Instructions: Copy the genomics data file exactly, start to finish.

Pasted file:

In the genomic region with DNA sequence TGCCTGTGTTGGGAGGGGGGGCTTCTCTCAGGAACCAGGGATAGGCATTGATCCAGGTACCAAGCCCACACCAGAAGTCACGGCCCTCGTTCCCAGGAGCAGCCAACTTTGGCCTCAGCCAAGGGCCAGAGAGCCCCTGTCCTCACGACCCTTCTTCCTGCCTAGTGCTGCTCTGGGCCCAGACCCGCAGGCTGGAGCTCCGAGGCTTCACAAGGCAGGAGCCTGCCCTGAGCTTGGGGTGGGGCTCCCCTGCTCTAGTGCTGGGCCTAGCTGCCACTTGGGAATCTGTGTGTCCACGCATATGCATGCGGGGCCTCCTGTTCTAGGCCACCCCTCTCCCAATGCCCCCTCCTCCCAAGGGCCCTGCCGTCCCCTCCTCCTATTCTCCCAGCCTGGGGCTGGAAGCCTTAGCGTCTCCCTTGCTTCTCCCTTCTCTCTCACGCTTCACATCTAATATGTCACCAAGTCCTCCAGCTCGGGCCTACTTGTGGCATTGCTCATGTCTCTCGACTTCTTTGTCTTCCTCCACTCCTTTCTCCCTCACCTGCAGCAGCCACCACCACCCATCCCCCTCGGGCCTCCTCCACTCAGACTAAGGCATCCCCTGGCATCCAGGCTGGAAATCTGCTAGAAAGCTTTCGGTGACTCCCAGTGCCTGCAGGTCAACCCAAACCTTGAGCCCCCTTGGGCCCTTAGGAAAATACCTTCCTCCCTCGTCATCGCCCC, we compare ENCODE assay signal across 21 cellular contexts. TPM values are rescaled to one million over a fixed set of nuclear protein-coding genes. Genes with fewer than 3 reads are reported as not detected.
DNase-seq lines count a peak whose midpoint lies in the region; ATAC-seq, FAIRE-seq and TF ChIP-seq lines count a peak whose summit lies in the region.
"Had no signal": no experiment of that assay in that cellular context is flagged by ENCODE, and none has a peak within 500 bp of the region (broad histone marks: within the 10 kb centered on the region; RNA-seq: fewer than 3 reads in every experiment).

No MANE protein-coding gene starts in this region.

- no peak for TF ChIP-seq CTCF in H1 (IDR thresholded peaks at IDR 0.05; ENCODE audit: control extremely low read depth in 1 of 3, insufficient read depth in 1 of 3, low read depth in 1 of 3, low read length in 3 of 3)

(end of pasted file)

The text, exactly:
In the genomic region with DNA sequence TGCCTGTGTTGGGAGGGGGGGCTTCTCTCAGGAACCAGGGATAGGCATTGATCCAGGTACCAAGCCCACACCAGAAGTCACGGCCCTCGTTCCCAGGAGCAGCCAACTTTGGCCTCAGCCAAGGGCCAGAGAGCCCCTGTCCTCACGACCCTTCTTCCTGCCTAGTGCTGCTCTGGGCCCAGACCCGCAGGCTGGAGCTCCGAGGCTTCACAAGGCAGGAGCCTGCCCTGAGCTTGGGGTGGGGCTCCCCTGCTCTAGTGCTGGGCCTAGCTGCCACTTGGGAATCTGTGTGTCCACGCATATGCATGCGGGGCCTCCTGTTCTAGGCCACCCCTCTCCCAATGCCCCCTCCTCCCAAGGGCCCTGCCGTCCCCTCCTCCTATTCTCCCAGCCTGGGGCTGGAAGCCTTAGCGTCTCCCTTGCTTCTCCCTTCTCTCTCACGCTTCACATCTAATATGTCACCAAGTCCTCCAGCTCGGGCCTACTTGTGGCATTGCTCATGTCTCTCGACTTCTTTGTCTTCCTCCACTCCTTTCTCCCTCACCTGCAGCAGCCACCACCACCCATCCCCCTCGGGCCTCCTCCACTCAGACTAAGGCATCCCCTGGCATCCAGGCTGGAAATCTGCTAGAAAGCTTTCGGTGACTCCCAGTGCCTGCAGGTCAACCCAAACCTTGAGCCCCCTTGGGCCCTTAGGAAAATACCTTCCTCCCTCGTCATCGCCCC, we compare ENCODE assay signal across 21 cellular contexts. TPM values are rescaled to one million over a fixed set of nuclear protein-coding genes. Genes with fewer than 3 reads are reported as not detected.
DNase-seq lines count a peak whose midpoint lies in the region; ATAC-seq, FAIRE-seq and TF ChIP-seq lines count a peak whose summit lies in the region.
"Had no signal": no experiment of that assay in that cellular context is flagged by ENCODE, and none has a peak within 500 bp of the region (broad histone marks: within the 10 kb centered on the region; RNA-seq: fewer than 3 reads in every experiment).

No MANE protein-coding gene starts in this region.

- no peak for TF ChIP-seq CTCF in H1 (IDR thresholded peaks at IDR 0.05; ENCODE audit: control extremely low read depth in 1 of 3, insufficient read depth in 1 of 3, low read depth in 1 of 3, low read length in 3 of 3)